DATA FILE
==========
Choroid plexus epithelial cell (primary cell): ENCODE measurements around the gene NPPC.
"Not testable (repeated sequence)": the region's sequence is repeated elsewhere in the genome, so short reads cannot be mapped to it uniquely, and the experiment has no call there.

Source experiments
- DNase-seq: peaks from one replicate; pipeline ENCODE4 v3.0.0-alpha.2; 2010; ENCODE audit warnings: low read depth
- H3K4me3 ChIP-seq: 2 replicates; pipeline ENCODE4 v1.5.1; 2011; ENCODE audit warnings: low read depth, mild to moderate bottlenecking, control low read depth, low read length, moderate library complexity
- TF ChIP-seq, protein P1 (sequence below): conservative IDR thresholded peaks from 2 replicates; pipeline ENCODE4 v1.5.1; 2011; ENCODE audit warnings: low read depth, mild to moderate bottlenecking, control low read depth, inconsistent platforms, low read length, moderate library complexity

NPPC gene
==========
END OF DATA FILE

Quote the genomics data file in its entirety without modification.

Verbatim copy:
Choroid plexus epithelial cell (primary cell): ENCODE measurements around the gene NPPC.
"Not testable (repeated sequence)": the region's sequence is repeated elsewhere in the genome, so short reads cannot be mapped to it uniquely, and the experiment has no call there.

Source experiments
- DNase-seq: peaks from one replicate; pipeline ENCODE4 v3.0.0-alpha.2; 2010; ENCODE audit warnings: low read depth
- H3K4me3 ChIP-seq: 2 replicates; pipeline ENCODE4 v1.5.1; 2011; ENCODE audit warnings: low read depth, mild to moderate bottlenecking, control low read depth, low read length, moderate library complexity
- TF ChIP-seq, protein P1 (sequence below): conservative IDR thresholded peaks from 2 replicates; pipeline ENCODE4 v1.5.1; 2011; ENCODE audit warnings: low read depth, mild to moderate bottlenecking, control low read depth, inconsistent platforms, low read length, moderate library complexity

NPPC gene